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  2. Ah Janet, you make me laugh, now as a senior I qualify to ride the “Blue Rinse Express” I agree, always grab a window seat and be aware of drooling. My favorite bus trips were in Egypt- the bus leaves when it is full, packed full, two drivers quarrel the whole journey, in dark of night we get a flat tire, they slap the young boys riding awake, the lads dig a hole in the road under the flat, bang on the dubious spare and on we go. Fourteen hour ride, small Nile Village, a water trough, open air on the main street with a sign in english- MEN’s TOILET- all the women and I legged it to the ladies, an alfalfa field…never been on an organized tour. I hear the Grand Canyon school buses are cool. Thanks for the laugh.

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  3. My worst tour bus experience happened many years ago in Luxembourg. We had been on a prop jet (any idea how long ago that was) that had been delayed due to the heat in August. We had to stop over in Iceland in the middle of the night to refuel, plus there was a crying baby on board. When we got on the tour bus to see the sights of a very interesting and beautiful country, we both fell asleep immediately, only to awaken when the bus stopped for photo-ops. We have many pictures of beautiful places, but we have no idea what they are, because we slept through the tour guides description.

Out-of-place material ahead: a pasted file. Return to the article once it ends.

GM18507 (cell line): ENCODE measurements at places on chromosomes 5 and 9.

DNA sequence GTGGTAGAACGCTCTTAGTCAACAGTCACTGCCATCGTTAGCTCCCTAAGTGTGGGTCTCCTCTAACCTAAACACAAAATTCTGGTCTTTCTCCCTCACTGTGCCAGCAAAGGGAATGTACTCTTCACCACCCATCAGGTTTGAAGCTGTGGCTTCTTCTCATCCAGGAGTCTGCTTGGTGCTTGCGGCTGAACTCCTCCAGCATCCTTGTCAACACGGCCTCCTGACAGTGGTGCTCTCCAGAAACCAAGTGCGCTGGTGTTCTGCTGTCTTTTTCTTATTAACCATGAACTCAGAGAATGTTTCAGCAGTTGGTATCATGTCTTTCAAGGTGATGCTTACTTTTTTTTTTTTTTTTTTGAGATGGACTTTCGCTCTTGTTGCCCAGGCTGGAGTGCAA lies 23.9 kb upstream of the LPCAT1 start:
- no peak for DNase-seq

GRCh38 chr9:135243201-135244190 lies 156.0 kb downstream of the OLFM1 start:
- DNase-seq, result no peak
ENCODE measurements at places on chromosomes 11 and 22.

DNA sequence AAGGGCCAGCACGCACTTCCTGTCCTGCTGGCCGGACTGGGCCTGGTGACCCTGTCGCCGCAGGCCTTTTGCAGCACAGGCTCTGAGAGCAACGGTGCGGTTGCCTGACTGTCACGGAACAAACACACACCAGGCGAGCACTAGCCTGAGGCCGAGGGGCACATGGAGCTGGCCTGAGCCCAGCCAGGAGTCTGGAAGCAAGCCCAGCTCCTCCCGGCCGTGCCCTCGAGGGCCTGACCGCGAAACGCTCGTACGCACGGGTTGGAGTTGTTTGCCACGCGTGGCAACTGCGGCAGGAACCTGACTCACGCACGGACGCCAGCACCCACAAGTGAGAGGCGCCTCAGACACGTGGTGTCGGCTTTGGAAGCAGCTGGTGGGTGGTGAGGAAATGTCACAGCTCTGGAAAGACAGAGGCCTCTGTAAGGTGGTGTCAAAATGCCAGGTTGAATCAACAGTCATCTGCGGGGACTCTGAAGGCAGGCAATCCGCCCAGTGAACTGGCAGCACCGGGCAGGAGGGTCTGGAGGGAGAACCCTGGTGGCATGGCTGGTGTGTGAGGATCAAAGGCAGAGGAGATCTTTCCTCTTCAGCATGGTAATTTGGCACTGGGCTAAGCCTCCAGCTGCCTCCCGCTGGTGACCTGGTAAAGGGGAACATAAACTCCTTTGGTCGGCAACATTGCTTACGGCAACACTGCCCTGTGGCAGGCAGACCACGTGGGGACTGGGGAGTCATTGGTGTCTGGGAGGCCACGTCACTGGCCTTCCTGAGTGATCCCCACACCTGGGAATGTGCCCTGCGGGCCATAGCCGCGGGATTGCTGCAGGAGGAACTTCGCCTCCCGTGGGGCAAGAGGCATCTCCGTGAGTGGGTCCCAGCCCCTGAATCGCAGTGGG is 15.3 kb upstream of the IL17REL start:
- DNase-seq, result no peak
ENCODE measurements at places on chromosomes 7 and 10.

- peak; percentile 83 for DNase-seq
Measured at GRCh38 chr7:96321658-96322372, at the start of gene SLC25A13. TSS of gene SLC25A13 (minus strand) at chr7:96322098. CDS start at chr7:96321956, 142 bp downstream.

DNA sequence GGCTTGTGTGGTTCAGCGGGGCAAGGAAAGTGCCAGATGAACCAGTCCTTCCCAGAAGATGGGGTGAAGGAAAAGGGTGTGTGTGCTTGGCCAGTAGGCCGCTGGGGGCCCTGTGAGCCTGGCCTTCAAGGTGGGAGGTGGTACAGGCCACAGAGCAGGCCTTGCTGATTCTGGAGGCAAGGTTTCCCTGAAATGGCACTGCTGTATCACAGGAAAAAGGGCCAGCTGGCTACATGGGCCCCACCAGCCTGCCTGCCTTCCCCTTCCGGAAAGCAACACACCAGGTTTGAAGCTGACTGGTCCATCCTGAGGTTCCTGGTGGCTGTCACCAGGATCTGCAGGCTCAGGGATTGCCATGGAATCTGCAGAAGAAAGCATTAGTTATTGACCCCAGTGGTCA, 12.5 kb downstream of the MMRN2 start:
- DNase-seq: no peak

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  4. Too funny .. I don’t do too well on the “tour bus” route either.. I get antsy and like to walk around and I feel like a bird in a cage. Now as far as naps go, I work my holidays around my nap schedule. No nap=dragging Annie..lol
    🙂

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  5. I think folks who can fall asleep on trains, planes and automobiles have a superpower! I wish I could do that!

    “I never lean my cheek or forehead against the seatback in front of me because doing so stamps my skin with red sleep lines that don’t fade until long after the museum visit is finished, which causes school children to think I’m an animated artifact.”

    Hilarious! I am laughing at the picture that my mind’s eye has drawn. Oh, and I’m laughing with you, not at you. Ummm, you are laughing, aren’t you?

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    • Yup, I’m laughing, Mr. 1500, and I’m glad I gave you a chuckle as well. The paragraph about the sleep lines is my favorite passage in the post; I amused myself with that one. Good to hear from you.

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  6. Such a fun, laugh out loud post, Aunt Beulah. I equally enjoyed the comments. Unfortunately I can’t identify with everyone because I’m the rider who sits alert, watching the road, making sure the driver pays attention, and arrives exhausted from the effort. I feel I’m the traveler who keeps you sleepy-heads safe.

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    • And we’re very grateful for the care you take, Mercy. I play a similar role in the family sedan, and I’ve found that an occasional, timely shriek from me works wonders for my husband’s ability to to stay alert; but I trust there’s someone like you looking out for me on tours.